Indo-Chinese Rat Snake (Ptyas korros).
ngu sing tammada
A harmless snake of agricultural and forested areas, this species preys on rats, frogs, and other small vertebrates. It is diurnal, and mainly a ground-dweller. Most encounters with the Indochinese Rat Snake occur as the snake attempts to cross rural roads.
It can be identified by the olive-colored tail with dark-edged scales, and the faint pale brown banding which occurs on the thickest part of the body.
Oriental Rat Snake (Ptyas mucosa)
ngu sing hang lai
growing to 2 m and occasionally even to 3 m. Their color varies from pale browns in dry regions to nearly black in moist forest areas. they are diurnal, semi-arboreal, non-venomous, and fast-moving. Adult members of this species emit a growling sound and inflate their necks when threatened.
Common Mock Viper (Psammodynastes pulverulantus).
the common mock viper is a species of snake native to Asia. It is one of the few snake species to possess three hemipenes.
Mock viper is a small snake (total length up to 65 cm, less in males), but it will form defensive coils and strike in a viper-like fashion when threatened.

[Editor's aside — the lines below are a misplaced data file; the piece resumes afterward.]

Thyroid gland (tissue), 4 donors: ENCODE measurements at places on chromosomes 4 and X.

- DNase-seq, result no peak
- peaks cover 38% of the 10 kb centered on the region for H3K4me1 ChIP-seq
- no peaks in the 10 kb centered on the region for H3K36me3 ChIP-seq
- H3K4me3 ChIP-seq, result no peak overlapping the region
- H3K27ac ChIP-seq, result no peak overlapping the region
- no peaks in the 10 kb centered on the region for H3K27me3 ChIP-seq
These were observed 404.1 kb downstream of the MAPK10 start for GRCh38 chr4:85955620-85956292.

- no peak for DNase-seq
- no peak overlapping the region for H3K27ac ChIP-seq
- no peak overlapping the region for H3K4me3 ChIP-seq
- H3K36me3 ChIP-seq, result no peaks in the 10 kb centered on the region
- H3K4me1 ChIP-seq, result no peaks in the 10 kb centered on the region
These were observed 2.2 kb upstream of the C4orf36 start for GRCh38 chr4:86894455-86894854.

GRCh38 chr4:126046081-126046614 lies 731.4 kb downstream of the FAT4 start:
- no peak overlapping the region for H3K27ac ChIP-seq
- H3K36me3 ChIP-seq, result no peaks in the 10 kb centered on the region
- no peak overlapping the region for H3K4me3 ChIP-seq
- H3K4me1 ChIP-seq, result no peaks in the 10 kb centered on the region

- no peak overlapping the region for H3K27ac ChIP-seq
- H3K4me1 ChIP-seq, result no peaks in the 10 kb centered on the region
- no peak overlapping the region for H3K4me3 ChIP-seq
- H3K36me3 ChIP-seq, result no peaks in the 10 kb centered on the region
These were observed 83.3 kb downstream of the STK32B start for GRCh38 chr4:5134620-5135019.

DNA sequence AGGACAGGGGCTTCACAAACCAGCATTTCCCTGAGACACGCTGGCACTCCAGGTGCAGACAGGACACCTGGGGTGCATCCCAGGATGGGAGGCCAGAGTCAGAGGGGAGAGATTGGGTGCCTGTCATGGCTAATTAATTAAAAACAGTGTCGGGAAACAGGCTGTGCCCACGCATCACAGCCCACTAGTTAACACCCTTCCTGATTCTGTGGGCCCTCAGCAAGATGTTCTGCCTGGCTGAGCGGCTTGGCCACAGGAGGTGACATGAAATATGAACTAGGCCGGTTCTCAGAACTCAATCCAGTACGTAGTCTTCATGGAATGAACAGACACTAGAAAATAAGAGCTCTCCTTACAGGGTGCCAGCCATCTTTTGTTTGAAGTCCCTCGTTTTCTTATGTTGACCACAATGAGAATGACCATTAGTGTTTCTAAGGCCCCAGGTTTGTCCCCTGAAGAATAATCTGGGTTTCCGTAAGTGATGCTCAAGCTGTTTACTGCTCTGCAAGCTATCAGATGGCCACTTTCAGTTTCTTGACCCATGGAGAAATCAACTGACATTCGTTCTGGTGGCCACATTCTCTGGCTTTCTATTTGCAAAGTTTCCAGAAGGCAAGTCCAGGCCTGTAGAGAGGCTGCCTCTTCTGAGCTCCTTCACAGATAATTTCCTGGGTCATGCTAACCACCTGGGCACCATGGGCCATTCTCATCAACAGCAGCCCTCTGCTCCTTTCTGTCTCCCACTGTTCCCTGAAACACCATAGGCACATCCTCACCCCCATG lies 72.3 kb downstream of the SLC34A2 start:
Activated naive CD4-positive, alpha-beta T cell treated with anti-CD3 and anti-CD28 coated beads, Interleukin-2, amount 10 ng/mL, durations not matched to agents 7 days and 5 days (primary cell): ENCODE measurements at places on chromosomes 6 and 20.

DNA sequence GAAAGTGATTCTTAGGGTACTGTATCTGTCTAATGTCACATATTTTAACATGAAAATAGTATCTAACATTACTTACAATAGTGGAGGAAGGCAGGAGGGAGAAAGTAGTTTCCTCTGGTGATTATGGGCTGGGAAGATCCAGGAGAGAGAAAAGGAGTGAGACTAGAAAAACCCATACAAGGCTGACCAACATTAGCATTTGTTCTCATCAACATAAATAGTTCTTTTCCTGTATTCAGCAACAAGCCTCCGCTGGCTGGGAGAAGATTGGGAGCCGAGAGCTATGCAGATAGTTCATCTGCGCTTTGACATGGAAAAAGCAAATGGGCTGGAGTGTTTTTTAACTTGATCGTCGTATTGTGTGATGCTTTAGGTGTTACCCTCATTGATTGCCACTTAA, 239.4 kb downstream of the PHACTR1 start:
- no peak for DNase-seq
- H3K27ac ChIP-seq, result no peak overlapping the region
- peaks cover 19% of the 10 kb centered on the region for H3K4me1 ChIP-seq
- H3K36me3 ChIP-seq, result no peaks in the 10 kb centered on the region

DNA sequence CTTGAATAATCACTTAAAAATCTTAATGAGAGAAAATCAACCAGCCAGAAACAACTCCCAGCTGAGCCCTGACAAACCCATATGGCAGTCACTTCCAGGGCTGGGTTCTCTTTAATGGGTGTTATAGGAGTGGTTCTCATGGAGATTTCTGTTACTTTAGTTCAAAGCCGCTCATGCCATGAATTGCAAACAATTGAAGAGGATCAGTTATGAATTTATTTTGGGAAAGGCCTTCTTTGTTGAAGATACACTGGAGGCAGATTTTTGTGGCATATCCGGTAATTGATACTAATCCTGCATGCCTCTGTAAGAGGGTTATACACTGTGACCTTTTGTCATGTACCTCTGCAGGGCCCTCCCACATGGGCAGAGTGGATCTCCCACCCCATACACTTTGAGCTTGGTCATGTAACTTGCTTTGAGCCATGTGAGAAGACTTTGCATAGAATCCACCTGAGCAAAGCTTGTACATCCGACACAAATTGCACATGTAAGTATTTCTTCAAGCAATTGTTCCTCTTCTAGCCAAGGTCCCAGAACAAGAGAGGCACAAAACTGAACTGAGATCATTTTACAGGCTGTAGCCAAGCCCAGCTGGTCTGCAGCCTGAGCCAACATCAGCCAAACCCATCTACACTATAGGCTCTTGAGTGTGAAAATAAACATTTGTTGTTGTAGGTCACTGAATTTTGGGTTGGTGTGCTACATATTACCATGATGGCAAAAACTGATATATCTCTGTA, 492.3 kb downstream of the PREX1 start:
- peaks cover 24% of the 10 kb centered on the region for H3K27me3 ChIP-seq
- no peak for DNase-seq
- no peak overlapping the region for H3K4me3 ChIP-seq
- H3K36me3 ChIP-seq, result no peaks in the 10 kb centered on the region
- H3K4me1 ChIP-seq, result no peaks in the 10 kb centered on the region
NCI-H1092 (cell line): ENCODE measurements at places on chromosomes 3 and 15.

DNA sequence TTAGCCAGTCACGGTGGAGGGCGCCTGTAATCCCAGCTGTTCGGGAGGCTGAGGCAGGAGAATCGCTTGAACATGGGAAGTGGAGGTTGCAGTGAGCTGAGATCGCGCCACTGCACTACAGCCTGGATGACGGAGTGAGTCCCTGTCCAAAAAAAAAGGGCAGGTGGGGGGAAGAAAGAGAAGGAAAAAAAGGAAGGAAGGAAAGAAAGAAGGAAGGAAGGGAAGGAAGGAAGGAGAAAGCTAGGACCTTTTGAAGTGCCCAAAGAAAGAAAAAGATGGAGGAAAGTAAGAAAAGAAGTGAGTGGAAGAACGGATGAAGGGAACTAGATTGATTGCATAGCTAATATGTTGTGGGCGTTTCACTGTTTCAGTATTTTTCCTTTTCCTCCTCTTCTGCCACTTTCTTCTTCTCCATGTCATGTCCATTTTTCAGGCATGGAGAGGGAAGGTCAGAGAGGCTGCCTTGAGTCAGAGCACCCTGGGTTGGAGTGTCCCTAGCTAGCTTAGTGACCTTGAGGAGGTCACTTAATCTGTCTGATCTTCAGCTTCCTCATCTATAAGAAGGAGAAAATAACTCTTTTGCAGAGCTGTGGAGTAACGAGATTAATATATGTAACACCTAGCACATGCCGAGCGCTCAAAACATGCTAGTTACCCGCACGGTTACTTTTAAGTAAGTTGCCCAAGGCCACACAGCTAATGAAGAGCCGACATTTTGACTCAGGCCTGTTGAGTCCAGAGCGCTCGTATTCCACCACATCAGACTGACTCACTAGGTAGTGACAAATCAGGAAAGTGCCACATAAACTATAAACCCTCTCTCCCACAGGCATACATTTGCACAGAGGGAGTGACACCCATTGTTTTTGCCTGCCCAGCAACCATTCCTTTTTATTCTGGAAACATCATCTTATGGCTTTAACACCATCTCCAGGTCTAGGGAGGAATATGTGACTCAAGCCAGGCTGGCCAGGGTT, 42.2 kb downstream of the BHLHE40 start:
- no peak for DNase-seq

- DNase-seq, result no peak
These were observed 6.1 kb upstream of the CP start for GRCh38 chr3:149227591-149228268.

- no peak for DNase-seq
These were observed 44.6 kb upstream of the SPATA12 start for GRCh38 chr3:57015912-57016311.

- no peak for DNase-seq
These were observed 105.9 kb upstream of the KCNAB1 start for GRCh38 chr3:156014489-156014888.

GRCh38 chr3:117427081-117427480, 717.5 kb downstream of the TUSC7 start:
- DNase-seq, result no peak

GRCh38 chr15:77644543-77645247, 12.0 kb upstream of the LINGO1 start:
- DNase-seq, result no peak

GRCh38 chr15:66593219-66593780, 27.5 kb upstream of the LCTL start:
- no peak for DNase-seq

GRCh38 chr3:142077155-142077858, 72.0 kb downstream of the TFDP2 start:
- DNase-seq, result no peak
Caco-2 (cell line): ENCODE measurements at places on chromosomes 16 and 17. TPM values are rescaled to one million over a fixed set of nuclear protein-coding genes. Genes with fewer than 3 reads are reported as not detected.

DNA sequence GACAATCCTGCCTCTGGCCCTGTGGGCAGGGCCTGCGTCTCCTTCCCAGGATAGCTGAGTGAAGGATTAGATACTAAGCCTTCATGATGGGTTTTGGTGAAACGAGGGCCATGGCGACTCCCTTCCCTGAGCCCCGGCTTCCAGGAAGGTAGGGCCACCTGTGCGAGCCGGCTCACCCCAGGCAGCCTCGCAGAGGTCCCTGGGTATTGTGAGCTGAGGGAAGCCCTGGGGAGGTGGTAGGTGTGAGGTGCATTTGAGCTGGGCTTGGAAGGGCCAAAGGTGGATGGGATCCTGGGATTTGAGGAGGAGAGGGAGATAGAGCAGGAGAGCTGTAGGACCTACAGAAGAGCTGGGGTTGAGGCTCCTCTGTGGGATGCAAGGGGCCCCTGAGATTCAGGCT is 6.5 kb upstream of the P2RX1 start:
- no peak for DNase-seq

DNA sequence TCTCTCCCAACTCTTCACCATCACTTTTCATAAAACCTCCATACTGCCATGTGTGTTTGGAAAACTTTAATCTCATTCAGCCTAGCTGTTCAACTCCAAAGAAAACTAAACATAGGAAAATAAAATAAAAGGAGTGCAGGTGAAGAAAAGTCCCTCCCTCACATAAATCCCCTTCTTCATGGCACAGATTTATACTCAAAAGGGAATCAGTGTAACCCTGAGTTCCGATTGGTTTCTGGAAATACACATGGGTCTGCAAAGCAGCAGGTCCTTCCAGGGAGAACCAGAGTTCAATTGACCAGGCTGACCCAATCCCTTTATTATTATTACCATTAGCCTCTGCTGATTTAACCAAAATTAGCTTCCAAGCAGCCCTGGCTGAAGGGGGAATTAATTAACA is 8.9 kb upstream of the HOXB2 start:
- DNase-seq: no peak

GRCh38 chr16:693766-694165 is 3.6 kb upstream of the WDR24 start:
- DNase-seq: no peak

This specy is Mildly venomous but not dangerous to humans.
Keeled Slug Snake (Pareas carinatus)
ngu gin thaag gled sann lai
Usually of a size of about 60cm, the Keeled slug snake inhabits mainly the lowlands. Near human settlements, villages, or cultivated areas she only rarely can be found. This snake is active at dusk and at night near the ground where it looks for food. The snake is moving slowly. It feeds on snails and slugs.
Cambodian Kukri Snake (Oligodon mouhoti).
ngu ngod khamin
It inhabits lowland forests and disturbed habitats, including secondary scrub and rice paddy.
Its body is pale brown or tan in color, with a lighter vertebral stripe, and the tail is orange-brown. The underside is orange or red, with dark blotches; this may be visible if the snake curls up the tip of its tail in what appears to be a warning posture.